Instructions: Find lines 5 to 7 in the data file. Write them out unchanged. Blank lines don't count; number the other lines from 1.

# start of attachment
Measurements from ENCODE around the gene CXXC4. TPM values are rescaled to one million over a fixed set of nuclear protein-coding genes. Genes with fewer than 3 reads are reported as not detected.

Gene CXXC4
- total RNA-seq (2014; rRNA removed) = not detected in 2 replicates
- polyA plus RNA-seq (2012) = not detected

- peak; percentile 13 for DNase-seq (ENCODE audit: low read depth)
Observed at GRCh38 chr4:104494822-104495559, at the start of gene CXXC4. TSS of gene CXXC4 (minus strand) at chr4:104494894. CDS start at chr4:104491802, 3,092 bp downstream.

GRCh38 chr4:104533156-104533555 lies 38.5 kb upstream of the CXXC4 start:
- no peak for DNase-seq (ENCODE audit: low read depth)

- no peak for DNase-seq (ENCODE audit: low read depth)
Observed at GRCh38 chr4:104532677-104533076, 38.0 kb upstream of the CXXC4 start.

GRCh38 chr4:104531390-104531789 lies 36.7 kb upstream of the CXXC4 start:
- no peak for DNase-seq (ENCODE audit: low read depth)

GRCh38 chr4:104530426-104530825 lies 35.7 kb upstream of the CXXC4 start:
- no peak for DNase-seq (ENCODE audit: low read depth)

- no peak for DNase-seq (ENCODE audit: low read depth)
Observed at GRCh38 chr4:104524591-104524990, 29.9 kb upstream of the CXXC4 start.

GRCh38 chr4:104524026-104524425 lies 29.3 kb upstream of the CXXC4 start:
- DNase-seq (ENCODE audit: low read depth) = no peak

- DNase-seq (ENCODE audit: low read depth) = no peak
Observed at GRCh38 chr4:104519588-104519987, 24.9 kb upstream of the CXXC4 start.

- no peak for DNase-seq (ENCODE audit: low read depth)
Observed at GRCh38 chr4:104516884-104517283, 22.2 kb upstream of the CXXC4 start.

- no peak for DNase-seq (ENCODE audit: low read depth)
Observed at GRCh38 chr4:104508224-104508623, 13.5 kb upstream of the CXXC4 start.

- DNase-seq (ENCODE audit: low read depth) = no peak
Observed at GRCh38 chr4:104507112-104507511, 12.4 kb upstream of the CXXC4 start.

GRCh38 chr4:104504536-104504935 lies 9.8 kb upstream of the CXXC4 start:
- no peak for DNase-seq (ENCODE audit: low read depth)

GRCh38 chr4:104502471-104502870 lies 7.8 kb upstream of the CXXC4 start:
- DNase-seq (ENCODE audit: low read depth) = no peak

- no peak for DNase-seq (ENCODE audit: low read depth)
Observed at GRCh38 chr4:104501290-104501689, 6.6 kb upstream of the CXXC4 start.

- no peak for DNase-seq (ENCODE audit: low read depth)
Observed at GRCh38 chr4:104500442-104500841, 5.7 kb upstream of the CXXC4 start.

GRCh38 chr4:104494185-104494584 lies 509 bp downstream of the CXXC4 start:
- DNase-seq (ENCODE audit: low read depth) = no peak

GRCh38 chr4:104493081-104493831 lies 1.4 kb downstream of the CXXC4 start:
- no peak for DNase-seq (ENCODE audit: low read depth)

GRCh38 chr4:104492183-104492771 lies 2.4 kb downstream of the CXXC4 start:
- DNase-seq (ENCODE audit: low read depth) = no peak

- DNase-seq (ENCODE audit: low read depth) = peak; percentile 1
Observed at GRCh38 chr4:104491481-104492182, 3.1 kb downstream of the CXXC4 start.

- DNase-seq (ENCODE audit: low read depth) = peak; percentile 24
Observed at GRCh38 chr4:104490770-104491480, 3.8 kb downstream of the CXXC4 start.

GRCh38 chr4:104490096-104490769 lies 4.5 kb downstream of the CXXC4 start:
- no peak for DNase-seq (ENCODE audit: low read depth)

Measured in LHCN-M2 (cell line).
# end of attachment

- peak; percentile 13 for DNase-seq (ENCODE audit: low read depth)
Observed at GRCh38 chr4:104494822-104495559, at the start of gene CXXC4. TSS of gene CXXC4 (minus strand) at chr4:104494894. CDS start at chr4:104491802, 3,092 bp downstream.

GRCh38 chr4:104533156-104533555 lies 38.5 kb upstream of the CXXC4 start: